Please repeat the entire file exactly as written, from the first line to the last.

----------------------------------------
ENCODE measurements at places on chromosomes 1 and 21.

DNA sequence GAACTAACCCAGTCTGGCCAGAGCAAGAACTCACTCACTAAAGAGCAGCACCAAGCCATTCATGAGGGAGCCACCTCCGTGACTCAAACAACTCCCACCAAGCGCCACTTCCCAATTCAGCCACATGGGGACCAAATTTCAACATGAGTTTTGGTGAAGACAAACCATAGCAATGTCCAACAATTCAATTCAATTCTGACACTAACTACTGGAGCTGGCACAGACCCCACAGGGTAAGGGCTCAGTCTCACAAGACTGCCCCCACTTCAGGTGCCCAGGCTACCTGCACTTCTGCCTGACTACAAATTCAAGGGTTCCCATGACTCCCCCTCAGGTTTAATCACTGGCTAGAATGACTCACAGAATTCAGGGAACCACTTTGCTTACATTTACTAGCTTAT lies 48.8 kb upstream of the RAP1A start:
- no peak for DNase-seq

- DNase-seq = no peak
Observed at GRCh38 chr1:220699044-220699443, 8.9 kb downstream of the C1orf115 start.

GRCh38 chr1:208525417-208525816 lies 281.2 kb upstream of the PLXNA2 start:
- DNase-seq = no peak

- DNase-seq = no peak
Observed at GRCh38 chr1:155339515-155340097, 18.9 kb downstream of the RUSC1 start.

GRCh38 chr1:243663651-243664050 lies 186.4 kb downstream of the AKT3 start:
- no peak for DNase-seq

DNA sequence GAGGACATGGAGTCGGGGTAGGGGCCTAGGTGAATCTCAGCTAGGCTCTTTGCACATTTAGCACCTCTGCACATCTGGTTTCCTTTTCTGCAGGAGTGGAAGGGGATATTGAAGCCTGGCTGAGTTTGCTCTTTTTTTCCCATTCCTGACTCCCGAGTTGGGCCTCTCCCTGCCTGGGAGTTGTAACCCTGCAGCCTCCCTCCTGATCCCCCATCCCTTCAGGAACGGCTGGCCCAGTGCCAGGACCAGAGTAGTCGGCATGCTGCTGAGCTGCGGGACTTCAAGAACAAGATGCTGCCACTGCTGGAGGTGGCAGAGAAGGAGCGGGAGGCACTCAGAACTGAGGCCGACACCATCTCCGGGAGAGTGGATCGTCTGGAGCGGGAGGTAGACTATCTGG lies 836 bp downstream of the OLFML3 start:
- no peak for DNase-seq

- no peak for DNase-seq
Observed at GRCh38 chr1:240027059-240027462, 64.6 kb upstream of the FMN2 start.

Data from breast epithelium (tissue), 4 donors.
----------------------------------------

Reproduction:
ENCODE measurements at places on chromosomes 1 and 21.

DNA sequence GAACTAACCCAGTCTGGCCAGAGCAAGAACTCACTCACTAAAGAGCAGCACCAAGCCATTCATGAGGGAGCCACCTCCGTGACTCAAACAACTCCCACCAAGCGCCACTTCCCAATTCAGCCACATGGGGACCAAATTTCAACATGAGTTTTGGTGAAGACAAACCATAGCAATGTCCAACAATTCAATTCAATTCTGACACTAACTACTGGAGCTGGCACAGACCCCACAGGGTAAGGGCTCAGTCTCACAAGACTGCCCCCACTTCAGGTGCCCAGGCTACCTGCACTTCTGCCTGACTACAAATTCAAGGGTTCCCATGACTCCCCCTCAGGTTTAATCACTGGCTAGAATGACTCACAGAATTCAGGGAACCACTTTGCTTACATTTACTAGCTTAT lies 48.8 kb upstream of the RAP1A start:
- no peak for DNase-seq

- DNase-seq = no peak
Observed at GRCh38 chr1:220699044-220699443, 8.9 kb downstream of the C1orf115 start.

GRCh38 chr1:208525417-208525816 lies 281.2 kb upstream of the PLXNA2 start:
- DNase-seq = no peak

- DNase-seq = no peak
Observed at GRCh38 chr1:155339515-155340097, 18.9 kb downstream of the RUSC1 start.

GRCh38 chr1:243663651-243664050 lies 186.4 kb downstream of the AKT3 start:
- no peak for DNase-seq

DNA sequence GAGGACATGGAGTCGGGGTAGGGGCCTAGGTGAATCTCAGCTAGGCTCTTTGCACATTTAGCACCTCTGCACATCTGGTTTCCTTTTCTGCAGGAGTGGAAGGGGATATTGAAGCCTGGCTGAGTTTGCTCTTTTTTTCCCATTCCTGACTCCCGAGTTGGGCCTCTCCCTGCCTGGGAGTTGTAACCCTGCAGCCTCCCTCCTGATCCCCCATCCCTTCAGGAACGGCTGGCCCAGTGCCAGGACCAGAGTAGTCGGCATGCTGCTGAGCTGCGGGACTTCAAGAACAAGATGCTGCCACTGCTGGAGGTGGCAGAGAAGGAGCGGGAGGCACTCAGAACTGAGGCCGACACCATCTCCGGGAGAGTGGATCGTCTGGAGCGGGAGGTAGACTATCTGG lies 836 bp downstream of the OLFML3 start:
- no peak for DNase-seq

- no peak for DNase-seq
Observed at GRCh38 chr1:240027059-240027462, 64.6 kb upstream of the FMN2 start.

Data from breast epithelium (tissue), 4 donors.